Employee Gets One Month Covid Bump Plus $30K in Punitive Damages:

In Chalmers v Airways Transit Service and Bladder Capital Group, 2023 ONSC 57825 Justice MacNeil first awarded 24 months notice to a 53 year old VP with 28 years service and then  added a one month COVID bump because he was terminated in June 2020 at a time when the airline industry was in the dumps.

The Defendant tried to rely on the old IDEL defence, which had been knocked down already in a string of Ontario cases. It was defeated again.

The Defendant also tried to get the CEWS deduction, another defence that had been previously knocked down . Again they failed.

Some people never give up.

Then the Defendant got whacked for $30,000 in punitive damages. This is what the Judge said on that issue :

159]           In my view, by the manner in which it treated Mr. Chalmers, Airways Transit engaged in sufficiently harsh and outrageous conduct that it merits a punitive damages award, including the following grounds:

(a)     When initially laid off, Mr. Chalmers was asked to work without pay.

(b)     In or about June 2020, Airways Transit had recalled several senior managers but not Mr. Chalmers.

(c)     Airways Transit contacted Mr. Chalmers in the months subsequent to his layoff to ask questions regarding operations, procedures, contacts and staffing matters. He was also asked to provide passwords. I find that this conduct was an obvious attempt by Airways Transit to phase Mr. Chalmers out of his role as Vice-President.

(d)     Mr. Chalmers followed up with Airways Transit multiple times about returning to work and Airways Transit failed to respond to his inquiries.

(e)     Airways Transit refused to pay Mr. Chalmers his outstanding vacation pay in contravention of the ESA.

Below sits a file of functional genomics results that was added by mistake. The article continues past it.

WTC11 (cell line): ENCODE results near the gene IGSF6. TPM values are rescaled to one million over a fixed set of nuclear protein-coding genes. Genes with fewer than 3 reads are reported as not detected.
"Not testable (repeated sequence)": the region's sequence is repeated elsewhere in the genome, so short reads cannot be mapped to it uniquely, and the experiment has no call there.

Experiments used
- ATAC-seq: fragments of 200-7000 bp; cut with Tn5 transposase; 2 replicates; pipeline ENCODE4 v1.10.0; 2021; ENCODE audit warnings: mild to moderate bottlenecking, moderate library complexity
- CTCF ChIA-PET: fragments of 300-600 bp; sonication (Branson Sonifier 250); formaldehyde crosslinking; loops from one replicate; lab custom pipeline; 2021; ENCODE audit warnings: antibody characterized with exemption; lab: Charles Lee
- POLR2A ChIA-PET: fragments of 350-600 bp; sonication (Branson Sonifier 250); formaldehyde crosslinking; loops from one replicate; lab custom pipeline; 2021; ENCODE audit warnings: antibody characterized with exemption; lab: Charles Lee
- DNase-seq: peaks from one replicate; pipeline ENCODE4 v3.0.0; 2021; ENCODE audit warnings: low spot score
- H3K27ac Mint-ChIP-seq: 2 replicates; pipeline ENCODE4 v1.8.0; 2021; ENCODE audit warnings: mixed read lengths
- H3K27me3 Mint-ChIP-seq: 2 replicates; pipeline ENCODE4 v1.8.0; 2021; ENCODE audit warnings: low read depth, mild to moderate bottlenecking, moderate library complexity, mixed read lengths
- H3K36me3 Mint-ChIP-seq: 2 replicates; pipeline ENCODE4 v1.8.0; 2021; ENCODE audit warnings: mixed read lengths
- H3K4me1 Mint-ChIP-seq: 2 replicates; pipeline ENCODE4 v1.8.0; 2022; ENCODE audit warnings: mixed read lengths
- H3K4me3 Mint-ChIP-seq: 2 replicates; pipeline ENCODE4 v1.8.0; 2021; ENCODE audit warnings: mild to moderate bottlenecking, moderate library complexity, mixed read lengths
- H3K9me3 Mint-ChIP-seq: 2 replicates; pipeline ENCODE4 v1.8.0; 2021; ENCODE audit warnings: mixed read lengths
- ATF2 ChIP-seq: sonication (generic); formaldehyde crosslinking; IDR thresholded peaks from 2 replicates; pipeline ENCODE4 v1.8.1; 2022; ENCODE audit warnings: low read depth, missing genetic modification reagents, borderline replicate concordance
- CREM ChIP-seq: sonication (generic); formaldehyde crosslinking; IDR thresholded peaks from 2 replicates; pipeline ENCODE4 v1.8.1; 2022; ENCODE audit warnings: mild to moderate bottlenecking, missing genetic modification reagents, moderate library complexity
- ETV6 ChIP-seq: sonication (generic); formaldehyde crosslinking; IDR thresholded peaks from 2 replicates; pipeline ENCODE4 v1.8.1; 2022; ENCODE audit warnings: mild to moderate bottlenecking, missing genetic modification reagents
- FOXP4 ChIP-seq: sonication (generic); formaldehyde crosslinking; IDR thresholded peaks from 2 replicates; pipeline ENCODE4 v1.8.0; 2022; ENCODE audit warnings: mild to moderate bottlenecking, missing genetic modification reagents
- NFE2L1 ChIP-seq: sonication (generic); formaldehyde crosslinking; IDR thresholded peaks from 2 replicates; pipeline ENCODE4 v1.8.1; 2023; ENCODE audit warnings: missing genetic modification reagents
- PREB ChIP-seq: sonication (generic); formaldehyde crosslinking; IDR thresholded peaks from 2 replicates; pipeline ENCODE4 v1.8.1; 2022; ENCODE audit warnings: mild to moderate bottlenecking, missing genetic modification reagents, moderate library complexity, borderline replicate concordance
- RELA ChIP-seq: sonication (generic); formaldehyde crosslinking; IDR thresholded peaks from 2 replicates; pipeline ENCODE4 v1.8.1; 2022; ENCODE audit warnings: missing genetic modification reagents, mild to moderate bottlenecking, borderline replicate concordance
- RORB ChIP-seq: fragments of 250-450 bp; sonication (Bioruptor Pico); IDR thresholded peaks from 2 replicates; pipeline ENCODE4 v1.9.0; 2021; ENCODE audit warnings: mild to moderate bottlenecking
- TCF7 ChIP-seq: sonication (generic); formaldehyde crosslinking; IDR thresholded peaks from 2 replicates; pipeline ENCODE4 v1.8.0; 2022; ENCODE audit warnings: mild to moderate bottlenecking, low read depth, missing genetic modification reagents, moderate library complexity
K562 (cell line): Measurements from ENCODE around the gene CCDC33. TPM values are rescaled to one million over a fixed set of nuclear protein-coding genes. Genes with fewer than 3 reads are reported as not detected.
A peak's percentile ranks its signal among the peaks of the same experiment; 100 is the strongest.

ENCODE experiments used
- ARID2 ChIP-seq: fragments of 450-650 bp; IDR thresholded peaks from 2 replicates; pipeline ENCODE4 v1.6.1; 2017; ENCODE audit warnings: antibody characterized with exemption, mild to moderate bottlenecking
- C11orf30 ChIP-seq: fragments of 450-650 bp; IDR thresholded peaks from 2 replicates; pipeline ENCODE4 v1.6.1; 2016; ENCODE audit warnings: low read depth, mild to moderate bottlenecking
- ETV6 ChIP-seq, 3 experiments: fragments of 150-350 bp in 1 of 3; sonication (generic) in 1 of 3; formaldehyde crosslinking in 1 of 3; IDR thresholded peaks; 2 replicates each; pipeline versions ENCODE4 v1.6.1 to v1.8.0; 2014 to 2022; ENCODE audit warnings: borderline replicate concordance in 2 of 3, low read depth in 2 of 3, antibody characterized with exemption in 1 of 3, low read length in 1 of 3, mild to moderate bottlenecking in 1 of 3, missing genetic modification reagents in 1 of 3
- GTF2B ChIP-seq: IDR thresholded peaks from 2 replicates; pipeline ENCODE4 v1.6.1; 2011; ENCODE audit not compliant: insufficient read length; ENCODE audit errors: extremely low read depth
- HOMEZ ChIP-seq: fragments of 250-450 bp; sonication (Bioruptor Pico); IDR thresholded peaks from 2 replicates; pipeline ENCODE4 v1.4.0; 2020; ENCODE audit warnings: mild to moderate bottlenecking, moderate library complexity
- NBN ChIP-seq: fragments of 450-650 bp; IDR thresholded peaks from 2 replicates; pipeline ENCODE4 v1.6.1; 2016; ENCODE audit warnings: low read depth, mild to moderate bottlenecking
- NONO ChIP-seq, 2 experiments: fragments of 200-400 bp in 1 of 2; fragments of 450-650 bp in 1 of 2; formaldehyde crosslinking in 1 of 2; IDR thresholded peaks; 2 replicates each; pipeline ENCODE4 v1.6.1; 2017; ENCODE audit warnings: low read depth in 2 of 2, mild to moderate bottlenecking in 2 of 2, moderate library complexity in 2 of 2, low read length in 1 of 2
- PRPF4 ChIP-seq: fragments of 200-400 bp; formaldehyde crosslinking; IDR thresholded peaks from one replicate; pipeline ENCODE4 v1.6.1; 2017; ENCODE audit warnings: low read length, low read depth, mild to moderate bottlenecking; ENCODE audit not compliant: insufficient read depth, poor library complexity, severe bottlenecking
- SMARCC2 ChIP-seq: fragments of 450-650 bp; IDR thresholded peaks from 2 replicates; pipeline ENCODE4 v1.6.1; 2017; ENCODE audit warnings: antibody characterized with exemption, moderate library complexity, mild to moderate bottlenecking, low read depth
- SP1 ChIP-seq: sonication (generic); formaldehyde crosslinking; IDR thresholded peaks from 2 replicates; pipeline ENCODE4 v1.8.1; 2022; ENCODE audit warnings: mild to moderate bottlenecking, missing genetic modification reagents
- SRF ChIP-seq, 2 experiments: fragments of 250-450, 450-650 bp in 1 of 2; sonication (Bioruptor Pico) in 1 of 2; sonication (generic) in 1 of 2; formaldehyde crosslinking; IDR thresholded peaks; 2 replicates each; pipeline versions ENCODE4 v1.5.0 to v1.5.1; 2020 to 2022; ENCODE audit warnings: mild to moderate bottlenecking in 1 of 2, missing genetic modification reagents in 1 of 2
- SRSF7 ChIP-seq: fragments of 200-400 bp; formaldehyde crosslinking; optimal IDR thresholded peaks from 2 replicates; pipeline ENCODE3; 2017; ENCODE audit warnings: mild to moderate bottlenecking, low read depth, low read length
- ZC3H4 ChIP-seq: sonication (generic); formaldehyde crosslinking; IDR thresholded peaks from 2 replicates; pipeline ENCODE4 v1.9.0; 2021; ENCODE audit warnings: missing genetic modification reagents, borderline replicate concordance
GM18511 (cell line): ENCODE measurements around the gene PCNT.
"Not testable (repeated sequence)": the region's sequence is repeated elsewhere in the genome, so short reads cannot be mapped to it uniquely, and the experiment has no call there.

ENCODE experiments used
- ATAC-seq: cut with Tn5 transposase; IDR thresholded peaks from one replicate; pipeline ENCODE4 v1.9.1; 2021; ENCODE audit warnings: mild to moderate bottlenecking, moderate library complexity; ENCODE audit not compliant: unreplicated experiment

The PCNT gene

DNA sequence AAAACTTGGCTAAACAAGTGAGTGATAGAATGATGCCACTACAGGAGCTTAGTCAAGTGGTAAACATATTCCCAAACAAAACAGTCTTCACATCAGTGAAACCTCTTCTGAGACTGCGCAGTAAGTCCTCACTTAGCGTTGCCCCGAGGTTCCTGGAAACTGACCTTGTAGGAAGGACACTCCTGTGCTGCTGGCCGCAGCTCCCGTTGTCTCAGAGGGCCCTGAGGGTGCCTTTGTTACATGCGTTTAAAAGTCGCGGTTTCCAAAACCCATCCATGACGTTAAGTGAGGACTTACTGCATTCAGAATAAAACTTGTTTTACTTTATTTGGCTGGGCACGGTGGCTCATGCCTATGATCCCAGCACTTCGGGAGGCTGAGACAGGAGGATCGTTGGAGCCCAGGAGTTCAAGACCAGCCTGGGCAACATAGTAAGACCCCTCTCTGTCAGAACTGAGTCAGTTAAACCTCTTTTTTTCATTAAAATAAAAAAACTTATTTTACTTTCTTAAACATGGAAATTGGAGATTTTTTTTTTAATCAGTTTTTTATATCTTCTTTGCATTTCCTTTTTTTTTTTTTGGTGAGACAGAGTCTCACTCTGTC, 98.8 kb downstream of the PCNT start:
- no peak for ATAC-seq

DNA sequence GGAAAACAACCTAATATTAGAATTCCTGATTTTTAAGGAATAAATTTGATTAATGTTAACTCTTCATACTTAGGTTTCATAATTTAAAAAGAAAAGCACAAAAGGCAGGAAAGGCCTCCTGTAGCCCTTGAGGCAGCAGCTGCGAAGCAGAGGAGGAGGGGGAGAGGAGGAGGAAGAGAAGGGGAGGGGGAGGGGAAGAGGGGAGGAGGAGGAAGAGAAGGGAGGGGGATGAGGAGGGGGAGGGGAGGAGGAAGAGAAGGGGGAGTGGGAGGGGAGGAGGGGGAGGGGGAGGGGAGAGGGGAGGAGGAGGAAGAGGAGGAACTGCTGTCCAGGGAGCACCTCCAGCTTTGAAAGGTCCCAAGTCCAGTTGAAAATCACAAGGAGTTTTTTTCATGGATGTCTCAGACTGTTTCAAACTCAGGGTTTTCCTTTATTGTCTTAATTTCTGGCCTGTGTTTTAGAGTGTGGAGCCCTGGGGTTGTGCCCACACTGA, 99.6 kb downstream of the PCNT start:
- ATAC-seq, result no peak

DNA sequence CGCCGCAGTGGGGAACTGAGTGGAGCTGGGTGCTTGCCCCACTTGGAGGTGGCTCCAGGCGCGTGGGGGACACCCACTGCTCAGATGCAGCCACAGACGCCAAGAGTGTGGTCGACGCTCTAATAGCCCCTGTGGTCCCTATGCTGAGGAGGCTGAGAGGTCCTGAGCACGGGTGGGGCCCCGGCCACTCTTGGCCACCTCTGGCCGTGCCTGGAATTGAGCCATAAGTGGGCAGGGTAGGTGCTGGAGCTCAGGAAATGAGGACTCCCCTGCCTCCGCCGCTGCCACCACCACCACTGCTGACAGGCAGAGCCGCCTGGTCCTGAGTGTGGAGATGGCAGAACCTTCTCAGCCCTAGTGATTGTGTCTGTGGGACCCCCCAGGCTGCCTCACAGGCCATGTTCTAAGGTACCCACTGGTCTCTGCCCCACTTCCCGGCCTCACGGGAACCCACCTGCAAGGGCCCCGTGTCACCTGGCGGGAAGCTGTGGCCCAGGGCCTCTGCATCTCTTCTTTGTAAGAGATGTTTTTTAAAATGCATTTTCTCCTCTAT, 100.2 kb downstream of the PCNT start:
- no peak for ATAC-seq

(f)      Airways Transit failed to make contribution to Mr. Chalmers’ RRSP plan.

(g)     As of the motion hearing date, Airways Transit had not paid Mr. Chalmers his statutory entitlements pursuant to the ESA.

(h)     Despite attempts by Mr. Chalmers to return Airways Transit’s property, Airways Transit pled that he had failed to return said property and threatened “recovery” of damages for same.

(i)      Airways Transit’s conduct, including its silence and failure to provide relevant information in a timely manner, severely harmed Mr. Chalmers’ ability to make informed decisions concerning his employment and career.

(j)      By its actions, Airways Transit also failed to assist Mr. Chalmers with a new job search or to give him a letter of reference.

[160]           Employees depend on employment not only for their financial survival but also for a sense of self-worth. Conduct of the employer that negatively impacts on those two essential elements warrants condemnation and punishment.

My Comments :

The ability of Courts to punish employers who act unfairly when terminating employees has had many names over my career ( Mental Distress, Honda Damages , Moral Damages, Aggravated Damages, Punitive Damages) but they all have the same theme.

If you treat people like dirt when terminating them, we will punish you.

If you would like a copy of this case, email me at barry@barryfisher.ca

For mediation dates, go to www.barryfisher.ca